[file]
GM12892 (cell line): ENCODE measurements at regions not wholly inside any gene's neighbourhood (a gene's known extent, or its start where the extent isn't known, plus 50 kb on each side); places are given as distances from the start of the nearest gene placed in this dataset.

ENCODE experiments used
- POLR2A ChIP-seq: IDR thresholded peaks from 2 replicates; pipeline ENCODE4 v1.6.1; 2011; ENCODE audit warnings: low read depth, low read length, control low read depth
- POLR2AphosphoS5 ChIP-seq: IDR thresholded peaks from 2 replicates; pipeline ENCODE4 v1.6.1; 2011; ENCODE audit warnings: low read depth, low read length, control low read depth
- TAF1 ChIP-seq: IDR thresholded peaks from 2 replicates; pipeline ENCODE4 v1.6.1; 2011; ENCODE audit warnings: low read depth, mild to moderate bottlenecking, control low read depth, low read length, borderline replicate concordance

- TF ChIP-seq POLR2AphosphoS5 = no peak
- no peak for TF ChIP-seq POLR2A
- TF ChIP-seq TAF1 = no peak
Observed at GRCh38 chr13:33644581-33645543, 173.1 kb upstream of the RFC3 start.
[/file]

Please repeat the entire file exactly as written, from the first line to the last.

GM12892 (cell line): ENCODE measurements at regions not wholly inside any gene's neighbourhood (a gene's known extent, or its start where the extent isn't known, plus 50 kb on each side); places are given as distances from the start of the nearest gene placed in this dataset.

ENCODE experiments used
- POLR2A ChIP-seq: IDR thresholded peaks from 2 replicates; pipeline ENCODE4 v1.6.1; 2011; ENCODE audit warnings: low read depth, low read length, control low read depth
- POLR2AphosphoS5 ChIP-seq: IDR thresholded peaks from 2 replicates; pipeline ENCODE4 v1.6.1; 2011; ENCODE audit warnings: low read depth, low read length, control low read depth
- TAF1 ChIP-seq: IDR thresholded peaks from 2 replicates; pipeline ENCODE4 v1.6.1; 2011; ENCODE audit warnings: low read depth, mild to moderate bottlenecking, control low read depth, low read length, borderline replicate concordance

- TF ChIP-seq POLR2AphosphoS5 = no peak
- no peak for TF ChIP-seq POLR2A
- TF ChIP-seq TAF1 = no peak
Observed at GRCh38 chr13:33644581-33645543, 173.1 kb upstream of the RFC3 start.